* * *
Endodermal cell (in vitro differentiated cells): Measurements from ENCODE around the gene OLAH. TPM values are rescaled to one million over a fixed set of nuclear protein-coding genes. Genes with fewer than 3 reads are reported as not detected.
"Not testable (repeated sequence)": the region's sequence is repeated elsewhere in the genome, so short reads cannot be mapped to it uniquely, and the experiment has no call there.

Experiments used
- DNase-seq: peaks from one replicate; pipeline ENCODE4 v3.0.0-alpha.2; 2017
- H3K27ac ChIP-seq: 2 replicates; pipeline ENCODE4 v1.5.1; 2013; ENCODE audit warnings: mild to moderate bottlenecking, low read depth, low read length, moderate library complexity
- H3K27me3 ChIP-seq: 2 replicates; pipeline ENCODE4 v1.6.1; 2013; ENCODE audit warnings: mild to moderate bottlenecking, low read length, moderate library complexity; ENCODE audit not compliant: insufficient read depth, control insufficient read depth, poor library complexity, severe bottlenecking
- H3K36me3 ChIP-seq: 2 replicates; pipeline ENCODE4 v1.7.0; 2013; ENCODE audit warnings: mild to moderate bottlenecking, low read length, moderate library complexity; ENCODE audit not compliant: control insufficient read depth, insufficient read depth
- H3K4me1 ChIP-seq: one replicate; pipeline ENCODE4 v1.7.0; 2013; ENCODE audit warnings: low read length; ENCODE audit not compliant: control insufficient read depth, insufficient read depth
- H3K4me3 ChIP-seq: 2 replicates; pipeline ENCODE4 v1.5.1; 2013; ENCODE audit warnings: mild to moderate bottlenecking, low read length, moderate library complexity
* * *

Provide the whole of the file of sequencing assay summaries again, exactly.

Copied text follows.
Endodermal cell (in vitro differentiated cells): Measurements from ENCODE around the gene OLAH. TPM values are rescaled to one million over a fixed set of nuclear protein-coding genes. Genes with fewer than 3 reads are reported as not detected.
"Not testable (repeated sequence)": the region's sequence is repeated elsewhere in the genome, so short reads cannot be mapped to it uniquely, and the experiment has no call there.

Experiments used
- DNase-seq: peaks from one replicate; pipeline ENCODE4 v3.0.0-alpha.2; 2017
- H3K27ac ChIP-seq: 2 replicates; pipeline ENCODE4 v1.5.1; 2013; ENCODE audit warnings: mild to moderate bottlenecking, low read depth, low read length, moderate library complexity
- H3K27me3 ChIP-seq: 2 replicates; pipeline ENCODE4 v1.6.1; 2013; ENCODE audit warnings: mild to moderate bottlenecking, low read length, moderate library complexity; ENCODE audit not compliant: insufficient read depth, control insufficient read depth, poor library complexity, severe bottlenecking
- H3K36me3 ChIP-seq: 2 replicates; pipeline ENCODE4 v1.7.0; 2013; ENCODE audit warnings: mild to moderate bottlenecking, low read length, moderate library complexity; ENCODE audit not compliant: control insufficient read depth, insufficient read depth
- H3K4me1 ChIP-seq: one replicate; pipeline ENCODE4 v1.7.0; 2013; ENCODE audit warnings: low read length; ENCODE audit not compliant: control insufficient read depth, insufficient read depth
- H3K4me3 ChIP-seq: 2 replicates; pipeline ENCODE4 v1.5.1; 2013; ENCODE audit warnings: mild to moderate bottlenecking, low read length, moderate library complexity